So this book was promising. It's about a guy named Clay Jannon who, desperate for work, walks into a job at a seedy-looking, little-frequented 24-hour bookstore (not a euphemism). He quickly discovers that there's something a little bit odd going on as miscellaneous odd people wander in at strange hours of the night to borrow mysterious tomes filled not with words but with strings of letters in code. And, being a character in a book, he obviously decides to mess everything up by meddling.
For the first few pages - say forty - I was really quite enjoying Mr Penumbra's 24-Hour Bookstore. Clay, who narrates the book, has an amusingly sardonic voice that's nicely nerdy:
There were five different books about Richard Feynmann, but nothing at all about Albert Einstein. Thus spoke Penumbra.
Then, alas, it turned out that Clay is not in fact amusingly sardonic; he is just a jerk. He's arrogant; he likes to show off (witness the Big Reveal debacle at the end); he compares his girlfriend to a problem-solving computer. He also happens to be the only fully-fleshed out character in the whole novel, including said girlfriend: all the others are like cardboard cut-outs of characters - the eccentric old man, the evil Grand Master, the tall dark artistic type who can do anything. It's really quite dull.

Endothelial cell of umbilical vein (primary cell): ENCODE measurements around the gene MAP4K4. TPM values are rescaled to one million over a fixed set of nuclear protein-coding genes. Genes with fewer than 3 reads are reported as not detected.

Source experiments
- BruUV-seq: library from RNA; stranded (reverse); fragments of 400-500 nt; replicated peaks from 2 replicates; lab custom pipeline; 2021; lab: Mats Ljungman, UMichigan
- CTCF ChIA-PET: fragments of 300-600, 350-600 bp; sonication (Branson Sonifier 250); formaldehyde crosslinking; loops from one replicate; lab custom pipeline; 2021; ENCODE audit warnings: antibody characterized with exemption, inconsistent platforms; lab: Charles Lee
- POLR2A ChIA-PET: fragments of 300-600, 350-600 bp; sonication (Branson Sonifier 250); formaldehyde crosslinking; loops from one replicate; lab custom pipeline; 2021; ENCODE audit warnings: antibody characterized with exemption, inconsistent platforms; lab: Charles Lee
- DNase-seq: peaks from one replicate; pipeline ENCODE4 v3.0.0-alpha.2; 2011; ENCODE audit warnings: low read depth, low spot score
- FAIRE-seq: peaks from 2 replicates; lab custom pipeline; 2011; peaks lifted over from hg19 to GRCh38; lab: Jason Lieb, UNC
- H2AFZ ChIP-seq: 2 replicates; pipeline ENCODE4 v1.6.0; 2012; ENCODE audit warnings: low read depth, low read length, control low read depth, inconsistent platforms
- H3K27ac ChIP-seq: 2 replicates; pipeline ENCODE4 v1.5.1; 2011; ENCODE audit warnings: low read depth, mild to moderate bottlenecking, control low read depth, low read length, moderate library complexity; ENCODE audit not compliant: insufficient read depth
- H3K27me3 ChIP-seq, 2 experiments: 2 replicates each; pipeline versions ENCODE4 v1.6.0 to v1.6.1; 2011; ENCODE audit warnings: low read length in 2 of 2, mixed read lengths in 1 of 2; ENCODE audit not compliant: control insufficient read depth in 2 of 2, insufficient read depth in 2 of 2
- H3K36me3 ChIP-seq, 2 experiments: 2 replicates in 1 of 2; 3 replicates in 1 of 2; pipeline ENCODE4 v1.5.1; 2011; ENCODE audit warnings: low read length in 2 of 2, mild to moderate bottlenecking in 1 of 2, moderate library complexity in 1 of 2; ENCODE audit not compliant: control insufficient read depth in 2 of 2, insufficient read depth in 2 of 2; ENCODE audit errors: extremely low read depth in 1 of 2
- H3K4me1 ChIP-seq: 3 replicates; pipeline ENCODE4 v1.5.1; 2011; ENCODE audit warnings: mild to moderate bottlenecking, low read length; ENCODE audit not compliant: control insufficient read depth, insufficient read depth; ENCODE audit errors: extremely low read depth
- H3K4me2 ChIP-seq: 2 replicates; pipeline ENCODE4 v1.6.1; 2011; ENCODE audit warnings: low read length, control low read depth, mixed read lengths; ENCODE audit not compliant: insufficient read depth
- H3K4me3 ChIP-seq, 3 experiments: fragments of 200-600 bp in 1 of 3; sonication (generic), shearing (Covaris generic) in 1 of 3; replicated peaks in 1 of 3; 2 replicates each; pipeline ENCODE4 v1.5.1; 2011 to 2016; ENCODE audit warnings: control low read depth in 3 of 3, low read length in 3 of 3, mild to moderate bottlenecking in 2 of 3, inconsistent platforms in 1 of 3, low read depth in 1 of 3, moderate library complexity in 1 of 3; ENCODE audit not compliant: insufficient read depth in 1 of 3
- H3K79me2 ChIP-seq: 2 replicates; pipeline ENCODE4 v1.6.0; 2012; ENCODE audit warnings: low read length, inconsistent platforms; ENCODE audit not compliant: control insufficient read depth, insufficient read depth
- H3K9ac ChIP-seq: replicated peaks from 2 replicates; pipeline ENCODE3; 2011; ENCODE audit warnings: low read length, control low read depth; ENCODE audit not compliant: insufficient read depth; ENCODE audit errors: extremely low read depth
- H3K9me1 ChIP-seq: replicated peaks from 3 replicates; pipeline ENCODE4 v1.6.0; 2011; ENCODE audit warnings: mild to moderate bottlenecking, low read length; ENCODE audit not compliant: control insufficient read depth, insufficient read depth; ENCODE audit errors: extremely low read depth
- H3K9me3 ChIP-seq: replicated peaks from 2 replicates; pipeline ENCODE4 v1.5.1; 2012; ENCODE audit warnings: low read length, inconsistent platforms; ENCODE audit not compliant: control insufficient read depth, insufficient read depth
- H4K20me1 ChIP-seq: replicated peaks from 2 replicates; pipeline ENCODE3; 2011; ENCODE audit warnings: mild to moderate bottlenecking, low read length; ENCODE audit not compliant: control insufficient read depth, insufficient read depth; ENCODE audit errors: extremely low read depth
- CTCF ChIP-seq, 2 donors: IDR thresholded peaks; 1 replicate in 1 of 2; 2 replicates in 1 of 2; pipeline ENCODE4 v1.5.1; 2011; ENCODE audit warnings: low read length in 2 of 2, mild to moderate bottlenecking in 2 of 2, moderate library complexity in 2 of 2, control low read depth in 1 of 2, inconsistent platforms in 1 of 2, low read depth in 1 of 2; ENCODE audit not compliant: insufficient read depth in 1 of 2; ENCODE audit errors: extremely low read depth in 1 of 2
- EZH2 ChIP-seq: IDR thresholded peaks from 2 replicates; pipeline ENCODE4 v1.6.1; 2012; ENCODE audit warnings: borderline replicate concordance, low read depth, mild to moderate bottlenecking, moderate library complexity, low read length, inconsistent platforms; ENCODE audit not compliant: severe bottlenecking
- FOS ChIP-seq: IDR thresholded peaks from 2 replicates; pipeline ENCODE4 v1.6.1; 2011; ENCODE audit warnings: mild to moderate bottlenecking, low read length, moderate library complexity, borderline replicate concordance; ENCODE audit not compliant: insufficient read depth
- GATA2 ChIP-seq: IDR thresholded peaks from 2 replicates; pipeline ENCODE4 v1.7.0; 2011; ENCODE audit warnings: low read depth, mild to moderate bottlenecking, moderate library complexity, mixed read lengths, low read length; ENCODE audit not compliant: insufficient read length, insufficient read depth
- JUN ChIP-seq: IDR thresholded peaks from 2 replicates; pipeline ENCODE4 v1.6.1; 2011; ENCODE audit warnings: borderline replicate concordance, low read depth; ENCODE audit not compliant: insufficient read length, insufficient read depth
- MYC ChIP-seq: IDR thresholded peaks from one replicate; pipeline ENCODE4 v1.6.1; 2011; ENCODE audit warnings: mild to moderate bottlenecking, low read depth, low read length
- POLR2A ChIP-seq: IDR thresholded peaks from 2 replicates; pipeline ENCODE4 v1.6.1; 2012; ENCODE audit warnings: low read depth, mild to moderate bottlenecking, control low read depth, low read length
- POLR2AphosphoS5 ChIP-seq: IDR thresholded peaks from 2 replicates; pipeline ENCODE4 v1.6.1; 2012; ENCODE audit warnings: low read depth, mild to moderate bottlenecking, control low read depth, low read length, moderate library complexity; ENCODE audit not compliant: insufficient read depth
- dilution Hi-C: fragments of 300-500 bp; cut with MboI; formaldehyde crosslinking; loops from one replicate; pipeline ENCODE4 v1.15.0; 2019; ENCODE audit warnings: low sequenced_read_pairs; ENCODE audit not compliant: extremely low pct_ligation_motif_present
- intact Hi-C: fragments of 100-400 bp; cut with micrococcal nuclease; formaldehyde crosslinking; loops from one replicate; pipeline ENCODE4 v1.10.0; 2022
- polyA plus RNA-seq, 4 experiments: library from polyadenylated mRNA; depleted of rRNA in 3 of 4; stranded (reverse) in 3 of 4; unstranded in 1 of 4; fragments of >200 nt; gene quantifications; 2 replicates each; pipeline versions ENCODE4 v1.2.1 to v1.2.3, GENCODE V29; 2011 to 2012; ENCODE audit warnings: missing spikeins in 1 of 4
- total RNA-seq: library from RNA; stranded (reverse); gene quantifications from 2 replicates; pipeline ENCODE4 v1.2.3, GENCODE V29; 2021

The plot is, after a promising beginning, disappointingly clunky and uninteresting, and the aforesaid Big Reveal...doesn't actually make that much sense. It feels poorly thought-out, like its presence is more due to its message than any kind of useful narrative role. And the last sentence is just plain manipulative:
A clerk and a ladder and warm golden light, and then: the right book exactly, at exactly the right time.
No bookworm is going to be able to resist that sentence, no matter how terrible the rest of the book was. I still think it's a pretty awesome sentiment, but it doesn't match what actually happened. So, yeah. Emotional blackmail.
Why do awesome premises never come off right? This could have been an excellent book, but then they gave the job of narrating it to Clay Jannon. Goddammit.